[Advaita-l] Sankhya and Yoga can give Moksha?

Jaldhar H. Vyas jaldhar at braincells.com
Wed May 16 00:36:57 CDT 2012

On Sun, 6 May 2012, Sunil Bhattacharjya wrote:

> I heard from Dr. Gerald J. Larson. He says that the best current 
> discussion may be found in his volume, "Samkhya: A Dualist Tradition in 
> Indian Philosophy," Volume 4, Encyclopedia of Indian Philosophies.

As luck would have it I have this book.  Here is an excerpt from 
the entry on jayamanagala written by Ram Shankar Bhattacharya.

"The date and authorship of this commentary is unknown.  It contains a 
good deal of material, however, from the commentaries already dealt with 
(namely, Paramartha's Chinese version[1], the samkhyavrtti, 
samkhyasaptativrtti, and Gaudapadas bhashya.)"


"Gopinath Kaviraj, in his introduction to the printed edition of 
jayamangala by H. Sharma, suggests that the author of the jayamangala may 
be the same as the author of two other texts (also called jayamangala,) 
namely, tha kamandakanitisara and the kama sutra.  Moreover on the basis 
of the benedictory verse of Jayamangala which includes the expression 
'lokottaravadinam pranamya munim' Kaviraj concludes the author was a 
Buddhist.  In a later article, however, entitled 'Literary Gleanings 
Jayamangala'[2] Kaviraj offers yet another suggestion.  He argues that the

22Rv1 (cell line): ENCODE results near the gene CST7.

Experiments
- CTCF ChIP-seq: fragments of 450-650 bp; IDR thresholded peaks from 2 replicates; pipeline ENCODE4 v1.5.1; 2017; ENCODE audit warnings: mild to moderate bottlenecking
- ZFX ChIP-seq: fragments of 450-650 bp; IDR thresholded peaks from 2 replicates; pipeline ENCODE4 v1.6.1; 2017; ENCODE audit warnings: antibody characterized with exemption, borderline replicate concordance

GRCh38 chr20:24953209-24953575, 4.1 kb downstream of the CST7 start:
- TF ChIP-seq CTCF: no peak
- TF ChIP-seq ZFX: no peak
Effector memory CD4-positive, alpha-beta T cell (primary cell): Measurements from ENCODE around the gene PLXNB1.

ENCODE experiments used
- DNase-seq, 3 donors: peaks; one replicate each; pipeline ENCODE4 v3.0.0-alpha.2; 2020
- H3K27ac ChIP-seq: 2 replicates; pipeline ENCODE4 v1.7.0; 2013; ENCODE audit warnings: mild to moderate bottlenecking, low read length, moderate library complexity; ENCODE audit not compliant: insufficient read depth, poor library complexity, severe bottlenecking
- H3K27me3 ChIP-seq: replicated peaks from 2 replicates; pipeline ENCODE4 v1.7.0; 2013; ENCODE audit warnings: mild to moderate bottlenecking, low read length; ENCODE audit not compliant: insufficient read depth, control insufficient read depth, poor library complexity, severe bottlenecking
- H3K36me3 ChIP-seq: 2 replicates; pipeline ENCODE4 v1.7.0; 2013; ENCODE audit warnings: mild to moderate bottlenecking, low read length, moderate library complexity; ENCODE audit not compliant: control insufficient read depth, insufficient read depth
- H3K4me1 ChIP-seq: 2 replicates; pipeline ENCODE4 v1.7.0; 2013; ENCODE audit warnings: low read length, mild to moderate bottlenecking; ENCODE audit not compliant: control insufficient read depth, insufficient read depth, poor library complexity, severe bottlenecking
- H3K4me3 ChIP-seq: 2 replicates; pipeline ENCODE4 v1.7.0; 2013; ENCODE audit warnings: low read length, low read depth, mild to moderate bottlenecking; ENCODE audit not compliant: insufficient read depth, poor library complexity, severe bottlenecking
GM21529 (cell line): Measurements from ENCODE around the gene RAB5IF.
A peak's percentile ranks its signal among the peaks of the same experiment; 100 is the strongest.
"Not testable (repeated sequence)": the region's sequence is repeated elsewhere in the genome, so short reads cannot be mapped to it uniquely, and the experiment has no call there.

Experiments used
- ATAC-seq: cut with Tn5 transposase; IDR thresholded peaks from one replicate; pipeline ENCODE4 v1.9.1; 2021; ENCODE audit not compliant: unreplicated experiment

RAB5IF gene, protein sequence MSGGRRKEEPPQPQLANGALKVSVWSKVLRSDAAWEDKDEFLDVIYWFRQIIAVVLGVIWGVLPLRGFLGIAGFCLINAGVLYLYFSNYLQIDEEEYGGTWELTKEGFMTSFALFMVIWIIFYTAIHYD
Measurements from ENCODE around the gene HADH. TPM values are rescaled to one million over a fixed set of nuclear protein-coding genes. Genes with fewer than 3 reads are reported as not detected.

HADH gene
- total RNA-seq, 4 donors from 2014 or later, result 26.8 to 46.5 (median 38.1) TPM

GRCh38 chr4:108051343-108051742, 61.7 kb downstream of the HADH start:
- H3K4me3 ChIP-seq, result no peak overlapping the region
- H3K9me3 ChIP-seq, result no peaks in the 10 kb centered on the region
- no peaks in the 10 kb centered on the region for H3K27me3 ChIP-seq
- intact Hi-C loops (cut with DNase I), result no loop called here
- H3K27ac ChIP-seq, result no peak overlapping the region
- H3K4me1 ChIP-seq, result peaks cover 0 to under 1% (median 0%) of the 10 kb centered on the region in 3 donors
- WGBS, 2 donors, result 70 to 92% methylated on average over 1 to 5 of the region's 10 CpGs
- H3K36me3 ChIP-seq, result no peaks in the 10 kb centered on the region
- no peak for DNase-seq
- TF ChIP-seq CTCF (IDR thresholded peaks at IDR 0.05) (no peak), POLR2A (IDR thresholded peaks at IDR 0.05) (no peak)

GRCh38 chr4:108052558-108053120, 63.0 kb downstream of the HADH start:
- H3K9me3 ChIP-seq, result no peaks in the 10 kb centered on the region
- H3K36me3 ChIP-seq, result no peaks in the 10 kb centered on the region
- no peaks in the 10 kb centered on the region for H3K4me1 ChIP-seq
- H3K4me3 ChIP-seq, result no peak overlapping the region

author of all of these commentaries called Jayamangala is a certain 
Shankararya of the Payyur family[3] who lived some time in the 14th 
century.  The name Shankararya became somewhat garbled in the process of 
manuscript transmission and, therefore, comes to appear in the colophon of 
our extant version of the jayamangala as Shankaracharya (the great 
Vedantin.)  Moreover, argues Kaviraj, this Shankararya of the 14th century 
is very possibly also the author of the yogasutrabhashyavivarana, a text 
that is also wrongly attributed (according to Gopinath Kaviraj) to the 
great Shankaracharya."

[1] There is a version of the Samkhyakarikas with commentary in the 
Mahayana Tripithaka.  It was translated into Chinese by one Paramartha in 
567-569 AD.  The commentary is said in some traditions to be by the great 
Buddhist scholar Vasubandhu while others say he wrote a refutation not a 
commentary.  Regardless, that the Buddhists considered it important enough 
to include in their scriptures is telling don't you think?

As the sanskrit original is lost, the extant version we have today is 
reconstructed from this Chinese version.  The Chinese name retranslated 
into Sanskrit is Suvarnasaptati ("70 golden verses.")  This Suvarnasaptati 
and the other commentaries mentioned above show signs of being variants of 
one original commentary now lost.

[2] Quarterly Journal of the Andhra Historical Research Society (October 

[3] Of Keralite Nambudiri Brahmanas.

On Fri, 11 May 2012, Sunil Bhattacharjya wrote:

> This could be also the reason why some people think that following this 
> exposure of Sankara to the Kusumastra-shastra he wrote a commentary 
> called "Jayamangala" on the Kamasutra and also wrote another book on 
> Tantra-shatra.

Interestingly in light of the information above, the  name of the author 
of the Jayamangala tika on kama sutra in the edition I have is 
clearly said to be Yashodhar.

I don't see how he could be confused with Shankaracharya nor have I heard
of any traditions suggesting they were one and the same.  However Amaru or
Amaruka the author of the collection of erotic/romantic poems called
Amarushataka is said to be the Kashmiri king whose body was taken over.

Jaldhar H. Vyas <jaldhar at braincells.com>

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